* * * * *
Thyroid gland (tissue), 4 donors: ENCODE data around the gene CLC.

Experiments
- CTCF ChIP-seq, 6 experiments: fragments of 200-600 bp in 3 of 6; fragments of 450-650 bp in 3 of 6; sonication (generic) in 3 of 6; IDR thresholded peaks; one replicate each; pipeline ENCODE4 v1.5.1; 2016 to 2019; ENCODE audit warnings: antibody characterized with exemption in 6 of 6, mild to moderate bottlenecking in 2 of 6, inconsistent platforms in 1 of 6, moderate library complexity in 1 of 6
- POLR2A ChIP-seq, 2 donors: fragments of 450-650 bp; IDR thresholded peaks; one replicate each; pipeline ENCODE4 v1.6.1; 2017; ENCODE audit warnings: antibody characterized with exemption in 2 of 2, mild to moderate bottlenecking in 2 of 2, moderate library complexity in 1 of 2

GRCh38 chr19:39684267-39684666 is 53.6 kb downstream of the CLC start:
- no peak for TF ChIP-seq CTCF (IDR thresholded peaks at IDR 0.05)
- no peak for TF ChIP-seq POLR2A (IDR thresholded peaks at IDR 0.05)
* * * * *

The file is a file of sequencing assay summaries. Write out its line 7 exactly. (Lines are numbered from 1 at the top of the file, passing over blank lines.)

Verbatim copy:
- no peak for TF ChIP-seq POLR2A (IDR thresholded peaks at IDR 0.05)